Original Illustrated Version By Mark Twain

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remember? You won't tell, will you Joe?" And the poor creature dropped on his knees before the stolid murderer, and clasped his appealing hands.
"No, you've always been fair and square with me, Muff Potter, and I won't go back on you.—There, now, that's as fair as a man can say."
"O, Joe, you're an angel. I'll bless you for this the longest day I live." And Potter began to cry.                *
"Come, now, that's enough of that. This ain't any time for blubbering. You be off yonder way and I'll go this* Move, now, and don't leave any tracks behind you."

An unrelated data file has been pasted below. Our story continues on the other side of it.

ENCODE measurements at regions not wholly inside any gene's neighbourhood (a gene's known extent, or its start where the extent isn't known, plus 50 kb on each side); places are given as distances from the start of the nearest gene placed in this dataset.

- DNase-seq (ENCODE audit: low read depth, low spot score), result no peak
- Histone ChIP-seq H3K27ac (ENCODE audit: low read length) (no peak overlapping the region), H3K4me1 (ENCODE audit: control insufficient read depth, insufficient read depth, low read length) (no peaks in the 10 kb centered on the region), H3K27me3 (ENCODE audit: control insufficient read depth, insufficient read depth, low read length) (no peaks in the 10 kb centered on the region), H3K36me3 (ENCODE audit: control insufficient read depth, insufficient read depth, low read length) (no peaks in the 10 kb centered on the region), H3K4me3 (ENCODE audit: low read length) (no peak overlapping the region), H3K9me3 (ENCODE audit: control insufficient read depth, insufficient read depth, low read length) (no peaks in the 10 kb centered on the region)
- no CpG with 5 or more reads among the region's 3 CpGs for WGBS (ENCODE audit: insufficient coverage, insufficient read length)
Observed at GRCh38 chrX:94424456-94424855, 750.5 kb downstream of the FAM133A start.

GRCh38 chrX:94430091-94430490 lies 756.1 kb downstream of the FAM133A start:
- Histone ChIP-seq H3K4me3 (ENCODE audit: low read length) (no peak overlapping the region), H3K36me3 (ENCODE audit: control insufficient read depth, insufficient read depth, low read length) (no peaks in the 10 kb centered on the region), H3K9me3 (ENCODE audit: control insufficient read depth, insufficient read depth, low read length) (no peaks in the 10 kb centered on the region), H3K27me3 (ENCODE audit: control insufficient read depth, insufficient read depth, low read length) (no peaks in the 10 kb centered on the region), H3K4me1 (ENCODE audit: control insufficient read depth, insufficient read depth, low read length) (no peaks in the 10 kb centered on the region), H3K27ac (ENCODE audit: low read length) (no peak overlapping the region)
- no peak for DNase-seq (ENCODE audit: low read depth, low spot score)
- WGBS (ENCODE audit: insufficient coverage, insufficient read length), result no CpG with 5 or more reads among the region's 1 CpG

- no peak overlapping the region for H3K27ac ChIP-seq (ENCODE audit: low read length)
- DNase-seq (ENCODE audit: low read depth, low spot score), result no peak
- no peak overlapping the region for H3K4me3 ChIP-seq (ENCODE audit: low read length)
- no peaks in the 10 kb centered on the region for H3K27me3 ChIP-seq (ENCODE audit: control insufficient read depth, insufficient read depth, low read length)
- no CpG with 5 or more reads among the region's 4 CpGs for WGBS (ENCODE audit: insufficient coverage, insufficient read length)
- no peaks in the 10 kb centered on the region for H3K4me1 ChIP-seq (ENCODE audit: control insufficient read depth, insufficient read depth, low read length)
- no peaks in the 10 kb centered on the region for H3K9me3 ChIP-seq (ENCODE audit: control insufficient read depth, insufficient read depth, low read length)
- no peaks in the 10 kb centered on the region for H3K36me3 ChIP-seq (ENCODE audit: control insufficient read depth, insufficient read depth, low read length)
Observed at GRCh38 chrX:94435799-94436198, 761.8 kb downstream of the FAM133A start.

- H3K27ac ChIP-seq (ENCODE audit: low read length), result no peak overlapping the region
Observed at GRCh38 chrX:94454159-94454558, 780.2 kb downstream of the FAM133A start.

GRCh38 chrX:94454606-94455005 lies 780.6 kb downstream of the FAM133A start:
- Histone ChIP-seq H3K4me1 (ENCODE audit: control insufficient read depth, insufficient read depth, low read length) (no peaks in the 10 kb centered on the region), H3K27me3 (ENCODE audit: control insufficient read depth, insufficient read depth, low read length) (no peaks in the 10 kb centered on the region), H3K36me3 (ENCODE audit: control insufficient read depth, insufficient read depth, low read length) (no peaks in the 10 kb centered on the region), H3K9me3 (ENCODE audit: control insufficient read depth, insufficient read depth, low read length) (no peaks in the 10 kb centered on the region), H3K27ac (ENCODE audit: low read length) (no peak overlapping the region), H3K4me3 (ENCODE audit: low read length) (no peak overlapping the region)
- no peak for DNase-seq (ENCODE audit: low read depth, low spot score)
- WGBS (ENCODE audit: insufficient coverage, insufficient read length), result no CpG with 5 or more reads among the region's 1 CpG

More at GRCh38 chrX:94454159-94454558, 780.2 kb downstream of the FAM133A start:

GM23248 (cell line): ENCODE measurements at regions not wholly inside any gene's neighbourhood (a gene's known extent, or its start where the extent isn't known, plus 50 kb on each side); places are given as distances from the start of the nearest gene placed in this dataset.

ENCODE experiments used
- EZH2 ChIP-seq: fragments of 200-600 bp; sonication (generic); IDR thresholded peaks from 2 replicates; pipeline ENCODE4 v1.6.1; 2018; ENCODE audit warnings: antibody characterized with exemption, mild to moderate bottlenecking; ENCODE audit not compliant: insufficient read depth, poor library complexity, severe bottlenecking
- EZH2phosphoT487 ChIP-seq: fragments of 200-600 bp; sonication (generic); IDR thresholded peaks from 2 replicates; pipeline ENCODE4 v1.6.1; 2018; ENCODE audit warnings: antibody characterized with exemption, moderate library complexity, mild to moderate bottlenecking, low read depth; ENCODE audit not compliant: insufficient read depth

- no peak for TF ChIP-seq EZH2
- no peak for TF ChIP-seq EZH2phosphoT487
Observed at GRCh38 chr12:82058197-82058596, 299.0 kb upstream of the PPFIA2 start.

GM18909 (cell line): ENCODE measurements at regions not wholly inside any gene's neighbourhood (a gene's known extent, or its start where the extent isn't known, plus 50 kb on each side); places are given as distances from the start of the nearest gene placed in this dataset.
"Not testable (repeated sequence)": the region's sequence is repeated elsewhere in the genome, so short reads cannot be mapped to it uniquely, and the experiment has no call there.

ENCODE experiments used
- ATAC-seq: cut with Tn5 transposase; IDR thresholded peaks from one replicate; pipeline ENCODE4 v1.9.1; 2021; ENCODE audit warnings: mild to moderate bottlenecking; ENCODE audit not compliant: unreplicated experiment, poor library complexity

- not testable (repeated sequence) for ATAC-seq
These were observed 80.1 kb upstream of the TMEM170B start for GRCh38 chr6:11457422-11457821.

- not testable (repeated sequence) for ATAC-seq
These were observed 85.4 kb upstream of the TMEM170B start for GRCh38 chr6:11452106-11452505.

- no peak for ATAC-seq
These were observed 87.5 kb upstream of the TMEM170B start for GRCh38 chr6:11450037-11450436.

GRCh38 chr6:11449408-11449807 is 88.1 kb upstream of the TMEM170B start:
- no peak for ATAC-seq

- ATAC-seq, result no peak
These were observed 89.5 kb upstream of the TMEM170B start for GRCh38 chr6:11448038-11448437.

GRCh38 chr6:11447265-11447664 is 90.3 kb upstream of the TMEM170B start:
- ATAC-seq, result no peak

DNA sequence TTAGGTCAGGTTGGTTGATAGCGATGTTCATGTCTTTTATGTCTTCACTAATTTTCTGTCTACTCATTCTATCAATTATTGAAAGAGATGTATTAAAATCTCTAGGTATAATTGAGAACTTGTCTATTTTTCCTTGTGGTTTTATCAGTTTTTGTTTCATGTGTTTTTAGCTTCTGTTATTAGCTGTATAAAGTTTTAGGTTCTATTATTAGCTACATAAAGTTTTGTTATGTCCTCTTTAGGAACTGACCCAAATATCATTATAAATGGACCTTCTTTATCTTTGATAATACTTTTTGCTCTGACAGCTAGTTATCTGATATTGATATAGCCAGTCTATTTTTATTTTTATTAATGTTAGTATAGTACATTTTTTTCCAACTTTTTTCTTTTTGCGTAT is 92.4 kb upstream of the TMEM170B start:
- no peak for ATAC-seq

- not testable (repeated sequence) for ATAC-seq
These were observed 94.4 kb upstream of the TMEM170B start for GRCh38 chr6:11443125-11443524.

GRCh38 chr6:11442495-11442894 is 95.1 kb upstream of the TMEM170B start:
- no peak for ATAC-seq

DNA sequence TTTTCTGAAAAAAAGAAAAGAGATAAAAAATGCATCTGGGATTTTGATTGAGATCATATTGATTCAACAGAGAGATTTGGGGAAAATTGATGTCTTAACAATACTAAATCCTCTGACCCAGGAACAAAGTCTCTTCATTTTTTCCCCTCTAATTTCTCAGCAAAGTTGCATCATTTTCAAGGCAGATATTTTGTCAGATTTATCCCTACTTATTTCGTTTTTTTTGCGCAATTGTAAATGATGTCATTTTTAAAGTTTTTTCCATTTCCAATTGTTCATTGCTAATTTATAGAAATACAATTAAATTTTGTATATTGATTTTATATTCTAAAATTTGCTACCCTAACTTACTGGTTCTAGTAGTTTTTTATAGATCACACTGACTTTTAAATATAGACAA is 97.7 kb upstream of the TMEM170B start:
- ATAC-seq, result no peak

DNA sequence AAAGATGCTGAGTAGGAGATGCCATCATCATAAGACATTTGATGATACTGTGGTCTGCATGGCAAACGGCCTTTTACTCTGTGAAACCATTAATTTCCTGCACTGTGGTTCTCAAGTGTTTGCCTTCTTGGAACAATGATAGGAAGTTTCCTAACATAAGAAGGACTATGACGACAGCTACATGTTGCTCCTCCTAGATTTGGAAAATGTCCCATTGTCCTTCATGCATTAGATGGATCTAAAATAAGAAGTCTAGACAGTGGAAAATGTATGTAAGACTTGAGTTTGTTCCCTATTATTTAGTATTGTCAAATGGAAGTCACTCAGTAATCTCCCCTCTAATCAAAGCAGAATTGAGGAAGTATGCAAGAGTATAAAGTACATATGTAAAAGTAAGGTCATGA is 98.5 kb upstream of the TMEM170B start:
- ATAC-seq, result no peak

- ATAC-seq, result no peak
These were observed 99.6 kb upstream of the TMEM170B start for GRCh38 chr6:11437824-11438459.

Potter started on a trot that quickly increased to a run. The half-breed stood looking after him. He muttered :
" If he's as much stunned with the lick and fuddled with the rum as he had the look of being, he won't think of the knife till he's gone so far he'll be afraid to come back after it to such a place by himself—chicken-heart! "
Two or three minutes later the murdered man, the blanketed corpse, the lid-less coffin and the open grave were under no inspection but the moon's. The stillness was complete again, too.